ST PETER’S CHURCH ON CABRA ROAD IN PHIBSBOROUGH
Unfortunately I have never mastered the art of photographing within buildings, especially churches but it is possible that I am constrained by the fact that I do not employ flash.
St. Peter’s is noted for its beautiful stained glass windows, particularly the west window and Harry Clarke’s early masterpiece entitled The Adoration of the Sacred Heart. The window depicts, among scenes of the life of Jesus Christ, the adoration of the Sacred Heart with Ss. Mary Magdalene and John the Evangelist.
St. Peters is richly decorated with Gothic embellishments, such as gargoyles, pinnacles, bosses and columns made from Newry granite.
In the early 19th century, Phibsborough was a crime-ridden suburb home to many families living in poverty. Ultimately, the concern for the children of Phibsborough resulted in the founding of a Catholic school in 1826. Two of the priests running this school, Rev. W. Young and Rev. W. Carroll, converted the top floor of the school into a chapel.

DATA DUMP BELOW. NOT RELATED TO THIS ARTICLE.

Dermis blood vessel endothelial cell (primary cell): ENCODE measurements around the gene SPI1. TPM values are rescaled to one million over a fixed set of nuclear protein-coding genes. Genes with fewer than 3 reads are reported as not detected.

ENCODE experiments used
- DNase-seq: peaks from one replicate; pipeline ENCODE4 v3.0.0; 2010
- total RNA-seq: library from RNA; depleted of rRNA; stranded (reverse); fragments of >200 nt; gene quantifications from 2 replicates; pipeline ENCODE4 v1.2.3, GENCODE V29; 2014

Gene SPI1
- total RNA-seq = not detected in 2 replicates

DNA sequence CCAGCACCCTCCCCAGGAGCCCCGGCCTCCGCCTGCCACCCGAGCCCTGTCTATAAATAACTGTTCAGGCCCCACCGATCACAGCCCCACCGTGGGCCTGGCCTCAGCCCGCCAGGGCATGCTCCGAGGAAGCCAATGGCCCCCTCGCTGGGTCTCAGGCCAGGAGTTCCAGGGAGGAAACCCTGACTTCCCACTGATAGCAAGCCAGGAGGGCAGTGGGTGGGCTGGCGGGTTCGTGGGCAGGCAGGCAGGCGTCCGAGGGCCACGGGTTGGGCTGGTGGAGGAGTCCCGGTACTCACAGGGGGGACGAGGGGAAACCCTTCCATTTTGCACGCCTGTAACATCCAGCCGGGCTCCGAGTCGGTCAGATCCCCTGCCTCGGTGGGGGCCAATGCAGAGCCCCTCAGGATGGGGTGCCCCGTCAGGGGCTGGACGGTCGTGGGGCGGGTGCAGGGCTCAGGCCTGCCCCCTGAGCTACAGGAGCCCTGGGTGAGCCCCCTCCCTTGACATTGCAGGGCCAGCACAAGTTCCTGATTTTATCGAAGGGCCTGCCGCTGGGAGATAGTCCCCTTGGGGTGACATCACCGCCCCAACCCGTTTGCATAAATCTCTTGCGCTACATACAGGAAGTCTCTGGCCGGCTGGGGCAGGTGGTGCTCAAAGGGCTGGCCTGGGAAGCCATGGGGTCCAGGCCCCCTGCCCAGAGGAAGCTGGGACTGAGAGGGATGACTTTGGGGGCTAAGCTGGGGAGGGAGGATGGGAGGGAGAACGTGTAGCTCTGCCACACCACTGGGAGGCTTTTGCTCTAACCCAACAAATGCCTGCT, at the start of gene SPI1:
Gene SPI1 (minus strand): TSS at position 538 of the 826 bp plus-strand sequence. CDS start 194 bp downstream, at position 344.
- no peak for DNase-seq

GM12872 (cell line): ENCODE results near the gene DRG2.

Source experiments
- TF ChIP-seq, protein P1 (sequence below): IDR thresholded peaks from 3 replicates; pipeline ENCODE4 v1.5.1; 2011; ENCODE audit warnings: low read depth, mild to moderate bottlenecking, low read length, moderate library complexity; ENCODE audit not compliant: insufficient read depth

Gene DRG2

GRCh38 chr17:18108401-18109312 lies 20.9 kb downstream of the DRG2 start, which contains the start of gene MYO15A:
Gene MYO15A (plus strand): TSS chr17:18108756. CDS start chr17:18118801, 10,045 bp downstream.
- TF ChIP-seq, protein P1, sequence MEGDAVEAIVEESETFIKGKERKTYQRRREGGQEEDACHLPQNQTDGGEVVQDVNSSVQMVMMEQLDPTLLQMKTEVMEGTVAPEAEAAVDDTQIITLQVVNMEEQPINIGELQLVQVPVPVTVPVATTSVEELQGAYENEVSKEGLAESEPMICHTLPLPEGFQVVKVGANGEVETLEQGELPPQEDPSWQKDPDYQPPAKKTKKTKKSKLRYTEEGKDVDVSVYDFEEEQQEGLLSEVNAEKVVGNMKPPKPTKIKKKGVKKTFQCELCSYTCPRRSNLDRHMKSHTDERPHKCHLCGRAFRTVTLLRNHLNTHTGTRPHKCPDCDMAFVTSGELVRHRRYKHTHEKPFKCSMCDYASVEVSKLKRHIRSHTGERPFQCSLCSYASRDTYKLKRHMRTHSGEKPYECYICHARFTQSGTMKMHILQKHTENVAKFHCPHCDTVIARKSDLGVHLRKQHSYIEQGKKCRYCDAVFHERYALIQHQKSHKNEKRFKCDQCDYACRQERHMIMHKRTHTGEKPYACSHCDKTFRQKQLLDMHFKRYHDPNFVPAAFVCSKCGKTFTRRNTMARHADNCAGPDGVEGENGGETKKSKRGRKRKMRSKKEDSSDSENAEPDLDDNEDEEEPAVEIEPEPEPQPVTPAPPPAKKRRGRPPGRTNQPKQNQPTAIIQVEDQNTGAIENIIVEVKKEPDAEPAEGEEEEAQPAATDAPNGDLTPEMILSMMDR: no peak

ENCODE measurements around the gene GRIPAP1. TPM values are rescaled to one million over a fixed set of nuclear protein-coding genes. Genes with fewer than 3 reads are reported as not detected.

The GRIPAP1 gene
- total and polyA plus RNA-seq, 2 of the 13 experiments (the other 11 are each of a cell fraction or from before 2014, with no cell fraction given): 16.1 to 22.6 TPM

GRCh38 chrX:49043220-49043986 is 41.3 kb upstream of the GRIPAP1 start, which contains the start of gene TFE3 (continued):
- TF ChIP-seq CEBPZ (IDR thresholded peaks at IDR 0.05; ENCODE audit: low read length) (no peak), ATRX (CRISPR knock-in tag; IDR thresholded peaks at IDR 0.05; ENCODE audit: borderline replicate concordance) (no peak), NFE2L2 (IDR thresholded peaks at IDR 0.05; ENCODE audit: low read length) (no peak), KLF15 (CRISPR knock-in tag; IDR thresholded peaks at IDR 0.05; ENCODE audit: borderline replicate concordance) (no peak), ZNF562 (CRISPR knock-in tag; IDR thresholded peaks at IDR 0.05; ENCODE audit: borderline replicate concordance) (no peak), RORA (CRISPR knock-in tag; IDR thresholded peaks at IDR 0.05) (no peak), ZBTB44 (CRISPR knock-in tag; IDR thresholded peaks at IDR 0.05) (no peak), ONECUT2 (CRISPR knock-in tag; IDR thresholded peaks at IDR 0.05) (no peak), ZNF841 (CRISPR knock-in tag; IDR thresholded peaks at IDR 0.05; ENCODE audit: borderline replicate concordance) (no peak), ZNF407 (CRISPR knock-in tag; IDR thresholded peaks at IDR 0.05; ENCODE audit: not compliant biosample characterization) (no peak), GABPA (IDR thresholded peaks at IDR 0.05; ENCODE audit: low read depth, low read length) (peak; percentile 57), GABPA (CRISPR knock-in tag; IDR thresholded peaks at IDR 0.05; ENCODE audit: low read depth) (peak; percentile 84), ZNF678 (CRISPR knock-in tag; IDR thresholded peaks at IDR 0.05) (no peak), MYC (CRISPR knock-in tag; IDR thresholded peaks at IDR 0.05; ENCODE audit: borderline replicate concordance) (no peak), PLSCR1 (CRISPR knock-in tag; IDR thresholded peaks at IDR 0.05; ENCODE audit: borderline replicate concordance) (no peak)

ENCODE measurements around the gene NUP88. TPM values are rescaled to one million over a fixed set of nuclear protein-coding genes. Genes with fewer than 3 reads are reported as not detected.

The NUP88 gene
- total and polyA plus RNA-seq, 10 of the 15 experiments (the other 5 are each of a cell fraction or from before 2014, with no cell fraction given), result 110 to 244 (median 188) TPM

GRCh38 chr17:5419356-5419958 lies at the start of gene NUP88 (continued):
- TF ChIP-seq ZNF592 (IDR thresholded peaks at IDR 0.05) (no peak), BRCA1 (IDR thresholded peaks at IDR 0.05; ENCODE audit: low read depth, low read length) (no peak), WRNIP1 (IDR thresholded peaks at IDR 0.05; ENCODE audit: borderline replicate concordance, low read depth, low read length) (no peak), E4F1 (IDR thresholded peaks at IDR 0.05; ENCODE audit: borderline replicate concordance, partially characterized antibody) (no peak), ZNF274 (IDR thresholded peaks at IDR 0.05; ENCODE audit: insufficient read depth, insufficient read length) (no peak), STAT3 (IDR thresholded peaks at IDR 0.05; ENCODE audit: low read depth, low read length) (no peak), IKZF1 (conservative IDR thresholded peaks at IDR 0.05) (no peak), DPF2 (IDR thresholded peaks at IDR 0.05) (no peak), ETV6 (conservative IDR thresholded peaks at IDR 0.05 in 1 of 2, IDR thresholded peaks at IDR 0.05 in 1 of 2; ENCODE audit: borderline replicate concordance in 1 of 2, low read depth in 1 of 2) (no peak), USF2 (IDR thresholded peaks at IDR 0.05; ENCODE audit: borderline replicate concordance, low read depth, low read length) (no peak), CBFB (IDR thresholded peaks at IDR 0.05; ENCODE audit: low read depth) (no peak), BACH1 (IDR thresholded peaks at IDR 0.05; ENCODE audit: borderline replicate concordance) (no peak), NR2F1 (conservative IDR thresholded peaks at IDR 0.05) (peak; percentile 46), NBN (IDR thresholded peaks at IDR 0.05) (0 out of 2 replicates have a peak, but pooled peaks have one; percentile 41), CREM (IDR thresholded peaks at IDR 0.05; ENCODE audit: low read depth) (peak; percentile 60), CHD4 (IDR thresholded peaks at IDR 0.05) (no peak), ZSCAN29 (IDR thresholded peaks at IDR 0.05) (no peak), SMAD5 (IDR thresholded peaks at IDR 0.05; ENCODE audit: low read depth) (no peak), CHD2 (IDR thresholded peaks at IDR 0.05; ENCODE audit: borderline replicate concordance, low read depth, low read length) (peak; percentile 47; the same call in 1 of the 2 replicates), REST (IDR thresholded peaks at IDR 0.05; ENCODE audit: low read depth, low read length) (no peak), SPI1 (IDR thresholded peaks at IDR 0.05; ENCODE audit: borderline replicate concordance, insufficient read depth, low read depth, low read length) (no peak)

In 1838 the Vincentian order, under Dean Philip Dowley, took over the running of the church.
In 1843, new school buildings were built to house the growing number of students. The second floor of the old structure was removed and the chapels length was augmented, leaving it 123 feet (37 m) long and 35 feet (11 m) high. In 1907, work on the spire apparently commenced after Cardinal Moran of Australia commented on the lack of Catholic church spires in the Dublin skyline.
St Peter’s Church is recognised as an important landmark in North Dublin. In 1984 Bernard Neary wrote:
You could hardly be called a Dubliner if you hadn’t heard of St. Peter’s Church, Phibsborough. Standing proudly on Dublin’s Northside, each stone of this noble landmark bears the story of hundreds of Irish people of many generations who dared to dream a dream.